Paul Cartledge – The Oath of Plataea
Paul Cartledge is Professor of Greek History, the A G Leventis Professor of Greek Culture and Fellow of Clare College. He is the author of numerous best selling books and a great supporter of our shop. Paul will be speaking about his latest book After Thermopylae. The Oath of Plataea and the End of the Graeco-Persian Wars.
10am – 10.45am
Caroline Lawrence – Myths, Movies and Storytelling
Caroline Lawrence is an English American author, best known for The Roman Mysteries series of historical novels for children. Caroline studied Classical Art and Archaeology at Newnham College Cambridge and is the current JACT president.
Hugh Lupton – ‘From the Tongue to the Page’ A storyteller’s guide to writing the Greek Myths
Hugh Lupton is one of the most prominent figures in the Oral Storytelling Tradition. He co-founded the Company of Storytellers in 1985, and for a while ran a branch of The Crick Crack Club in Norfolk.
11.15am – 12.15pm
Henry Venmore-Rowland – The Undergraduate Author
Henry was signed up by transworld in his last year at University. His debut novel The Last Caesar was published last summer. It follows the journey of Aulus Caecina Severus and his role in the chaos that was The Year of the Four Emperors. The sequel is published in June of this year.
Harry Sidebottom – Historical Novels of the Classical World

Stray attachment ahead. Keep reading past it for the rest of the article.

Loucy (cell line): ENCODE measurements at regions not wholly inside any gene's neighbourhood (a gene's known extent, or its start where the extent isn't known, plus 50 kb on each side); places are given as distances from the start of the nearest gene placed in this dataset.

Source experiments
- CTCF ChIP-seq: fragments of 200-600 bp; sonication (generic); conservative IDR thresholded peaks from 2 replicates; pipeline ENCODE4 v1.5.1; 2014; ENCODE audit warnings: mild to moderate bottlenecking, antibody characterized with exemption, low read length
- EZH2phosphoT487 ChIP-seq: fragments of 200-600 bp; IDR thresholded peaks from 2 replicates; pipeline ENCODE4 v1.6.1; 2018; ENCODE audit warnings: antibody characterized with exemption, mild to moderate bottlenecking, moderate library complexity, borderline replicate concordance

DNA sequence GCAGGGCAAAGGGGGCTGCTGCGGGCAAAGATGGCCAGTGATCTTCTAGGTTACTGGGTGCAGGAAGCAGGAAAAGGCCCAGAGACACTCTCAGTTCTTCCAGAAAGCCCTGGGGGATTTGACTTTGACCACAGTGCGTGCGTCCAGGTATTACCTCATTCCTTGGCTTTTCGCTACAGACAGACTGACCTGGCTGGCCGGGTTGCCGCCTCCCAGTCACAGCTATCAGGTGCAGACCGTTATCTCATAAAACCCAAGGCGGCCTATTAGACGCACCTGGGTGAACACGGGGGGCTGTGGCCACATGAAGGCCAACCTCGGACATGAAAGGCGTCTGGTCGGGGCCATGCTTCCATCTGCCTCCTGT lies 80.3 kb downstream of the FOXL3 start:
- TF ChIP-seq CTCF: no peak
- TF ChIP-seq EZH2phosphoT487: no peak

Harry Sidebottom’s main scholarly research interests are Greek culture under the Roman empire (thinking about the compromises and contradictions involved when an old and sophisticated culture is conquered and ruled by what it considers a younger and less civilised power) and warfare in classical antiquity (looking at how war was both done and thought about by Greeks and Romans). He has published numerous chapters in books, and articles and reviews in scholarly journals becoming an internationally recognised scholar in these fields.
Robert Fabbri – Writing the Classical era into Fiction
His first novel, Vespasian: Tribune of Rome, was published in May 2011 by Corvus, the genre imprint of Atlantic. The second book, Rome’s Executioner, was published in May 2012. With the third book, The False God of Rome, already complete he has just embarked on book four which has a working title of Rome’s Fallen Eagle. There will be seven books in the series as well as spin-off short stories revolving around Vespasian’s friend Magnus and his crossroads brethren; the first of these, The Crossroads Brotherhood, was published on Kindle on 25th December 2011